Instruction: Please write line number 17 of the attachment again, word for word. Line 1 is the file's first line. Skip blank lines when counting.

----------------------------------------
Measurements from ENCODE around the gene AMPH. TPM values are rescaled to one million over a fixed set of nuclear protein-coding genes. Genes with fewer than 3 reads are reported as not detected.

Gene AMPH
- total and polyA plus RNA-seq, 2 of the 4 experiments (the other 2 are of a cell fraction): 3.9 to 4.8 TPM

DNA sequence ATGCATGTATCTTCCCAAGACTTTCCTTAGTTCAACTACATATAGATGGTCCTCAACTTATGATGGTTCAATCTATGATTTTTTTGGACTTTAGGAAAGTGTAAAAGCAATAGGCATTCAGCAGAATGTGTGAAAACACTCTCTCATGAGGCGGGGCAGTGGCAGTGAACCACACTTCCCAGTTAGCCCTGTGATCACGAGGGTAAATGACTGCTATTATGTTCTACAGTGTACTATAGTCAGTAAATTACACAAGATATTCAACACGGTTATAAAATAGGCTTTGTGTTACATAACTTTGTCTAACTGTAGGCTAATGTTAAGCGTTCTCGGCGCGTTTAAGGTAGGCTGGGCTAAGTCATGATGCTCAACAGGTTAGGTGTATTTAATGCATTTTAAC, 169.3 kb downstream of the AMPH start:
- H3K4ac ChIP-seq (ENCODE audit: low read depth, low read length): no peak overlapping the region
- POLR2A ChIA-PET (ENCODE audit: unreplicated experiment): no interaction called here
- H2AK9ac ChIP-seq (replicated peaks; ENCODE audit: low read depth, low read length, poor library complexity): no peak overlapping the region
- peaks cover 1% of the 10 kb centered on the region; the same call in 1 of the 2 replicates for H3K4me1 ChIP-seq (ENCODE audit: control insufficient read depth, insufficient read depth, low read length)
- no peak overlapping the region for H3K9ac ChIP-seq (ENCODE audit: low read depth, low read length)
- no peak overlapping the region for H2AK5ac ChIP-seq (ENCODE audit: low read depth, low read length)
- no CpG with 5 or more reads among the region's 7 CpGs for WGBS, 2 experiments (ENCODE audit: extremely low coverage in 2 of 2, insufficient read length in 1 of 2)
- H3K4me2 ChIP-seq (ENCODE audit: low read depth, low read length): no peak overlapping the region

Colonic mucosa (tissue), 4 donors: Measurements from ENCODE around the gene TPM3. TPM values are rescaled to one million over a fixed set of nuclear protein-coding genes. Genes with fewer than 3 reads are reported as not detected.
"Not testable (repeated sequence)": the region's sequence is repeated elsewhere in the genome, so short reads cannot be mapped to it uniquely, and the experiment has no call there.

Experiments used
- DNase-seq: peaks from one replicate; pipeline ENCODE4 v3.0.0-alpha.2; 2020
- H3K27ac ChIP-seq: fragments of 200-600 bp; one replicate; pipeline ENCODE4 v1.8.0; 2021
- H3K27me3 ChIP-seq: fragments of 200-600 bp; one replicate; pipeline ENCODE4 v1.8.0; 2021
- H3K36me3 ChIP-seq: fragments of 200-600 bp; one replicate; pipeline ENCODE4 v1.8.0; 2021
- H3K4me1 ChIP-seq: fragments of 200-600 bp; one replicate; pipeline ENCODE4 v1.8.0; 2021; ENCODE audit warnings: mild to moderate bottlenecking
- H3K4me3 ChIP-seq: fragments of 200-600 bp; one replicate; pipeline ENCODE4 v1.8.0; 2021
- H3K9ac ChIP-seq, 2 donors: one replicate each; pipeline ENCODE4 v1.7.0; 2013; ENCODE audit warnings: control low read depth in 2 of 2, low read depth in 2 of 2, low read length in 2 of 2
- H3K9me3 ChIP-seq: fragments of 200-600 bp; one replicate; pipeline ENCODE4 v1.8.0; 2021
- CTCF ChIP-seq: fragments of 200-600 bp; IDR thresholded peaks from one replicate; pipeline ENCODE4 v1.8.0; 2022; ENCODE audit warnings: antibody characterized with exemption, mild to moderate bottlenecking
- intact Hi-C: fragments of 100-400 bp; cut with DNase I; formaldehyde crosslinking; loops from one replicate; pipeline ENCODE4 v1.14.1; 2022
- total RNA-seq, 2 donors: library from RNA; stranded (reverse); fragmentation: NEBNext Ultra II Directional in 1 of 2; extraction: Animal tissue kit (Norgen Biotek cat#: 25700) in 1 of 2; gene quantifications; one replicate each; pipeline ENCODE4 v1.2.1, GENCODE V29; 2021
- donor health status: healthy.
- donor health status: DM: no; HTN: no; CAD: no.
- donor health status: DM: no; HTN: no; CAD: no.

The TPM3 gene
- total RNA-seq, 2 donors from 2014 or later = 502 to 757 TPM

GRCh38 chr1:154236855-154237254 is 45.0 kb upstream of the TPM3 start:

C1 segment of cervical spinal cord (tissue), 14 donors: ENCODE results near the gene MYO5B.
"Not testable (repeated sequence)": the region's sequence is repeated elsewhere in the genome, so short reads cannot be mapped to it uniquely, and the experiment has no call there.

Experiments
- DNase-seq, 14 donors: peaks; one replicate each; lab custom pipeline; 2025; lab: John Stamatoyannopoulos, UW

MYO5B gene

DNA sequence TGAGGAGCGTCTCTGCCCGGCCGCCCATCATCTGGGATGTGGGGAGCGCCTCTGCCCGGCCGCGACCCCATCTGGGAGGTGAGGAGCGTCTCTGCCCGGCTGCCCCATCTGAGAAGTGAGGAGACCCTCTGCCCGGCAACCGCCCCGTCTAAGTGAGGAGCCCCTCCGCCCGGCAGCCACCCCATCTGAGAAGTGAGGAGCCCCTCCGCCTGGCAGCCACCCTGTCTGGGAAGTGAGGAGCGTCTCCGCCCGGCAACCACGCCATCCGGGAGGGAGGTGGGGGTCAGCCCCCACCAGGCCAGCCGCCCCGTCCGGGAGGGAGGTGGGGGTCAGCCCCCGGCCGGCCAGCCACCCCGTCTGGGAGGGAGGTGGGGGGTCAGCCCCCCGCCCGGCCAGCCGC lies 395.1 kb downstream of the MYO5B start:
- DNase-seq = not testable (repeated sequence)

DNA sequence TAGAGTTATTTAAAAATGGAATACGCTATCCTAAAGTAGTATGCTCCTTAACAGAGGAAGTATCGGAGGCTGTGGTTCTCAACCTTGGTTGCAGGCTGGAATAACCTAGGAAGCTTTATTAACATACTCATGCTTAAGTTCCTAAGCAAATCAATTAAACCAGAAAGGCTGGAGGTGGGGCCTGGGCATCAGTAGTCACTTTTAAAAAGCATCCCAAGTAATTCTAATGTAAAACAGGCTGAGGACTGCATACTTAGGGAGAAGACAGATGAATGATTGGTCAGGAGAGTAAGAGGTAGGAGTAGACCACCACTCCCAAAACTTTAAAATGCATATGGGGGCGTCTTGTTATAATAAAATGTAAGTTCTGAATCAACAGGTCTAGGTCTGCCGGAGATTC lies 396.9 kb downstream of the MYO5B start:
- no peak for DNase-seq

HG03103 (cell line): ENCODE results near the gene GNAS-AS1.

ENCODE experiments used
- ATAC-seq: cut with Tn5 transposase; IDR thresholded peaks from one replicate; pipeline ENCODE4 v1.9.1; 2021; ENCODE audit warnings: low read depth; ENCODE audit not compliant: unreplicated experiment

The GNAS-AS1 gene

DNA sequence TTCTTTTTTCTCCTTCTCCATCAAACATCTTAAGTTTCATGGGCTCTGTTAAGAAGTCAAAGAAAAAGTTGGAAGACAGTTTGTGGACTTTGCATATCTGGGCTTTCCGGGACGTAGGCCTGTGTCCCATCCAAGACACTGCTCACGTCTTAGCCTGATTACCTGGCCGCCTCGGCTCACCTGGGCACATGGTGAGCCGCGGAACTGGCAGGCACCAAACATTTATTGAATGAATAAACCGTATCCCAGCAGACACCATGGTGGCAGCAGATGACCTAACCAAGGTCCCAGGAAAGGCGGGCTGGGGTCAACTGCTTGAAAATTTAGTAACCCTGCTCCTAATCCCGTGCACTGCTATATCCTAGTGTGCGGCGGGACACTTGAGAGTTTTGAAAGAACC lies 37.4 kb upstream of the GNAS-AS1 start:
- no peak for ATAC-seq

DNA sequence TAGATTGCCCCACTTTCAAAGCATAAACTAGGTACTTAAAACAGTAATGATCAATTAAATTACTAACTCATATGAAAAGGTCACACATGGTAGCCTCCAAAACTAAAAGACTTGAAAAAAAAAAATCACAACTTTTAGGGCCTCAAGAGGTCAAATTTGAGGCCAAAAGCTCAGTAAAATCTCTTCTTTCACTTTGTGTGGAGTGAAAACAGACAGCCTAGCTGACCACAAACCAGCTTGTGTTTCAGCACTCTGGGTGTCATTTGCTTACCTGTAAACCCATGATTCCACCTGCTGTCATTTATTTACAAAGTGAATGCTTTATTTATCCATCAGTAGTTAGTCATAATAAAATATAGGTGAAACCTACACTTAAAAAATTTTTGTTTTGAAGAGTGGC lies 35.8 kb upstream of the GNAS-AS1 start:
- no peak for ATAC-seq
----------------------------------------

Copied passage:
- H3K27ac ChIP-seq: fragments of 200-600 bp; one replicate; pipeline ENCODE4 v1.8.0; 2021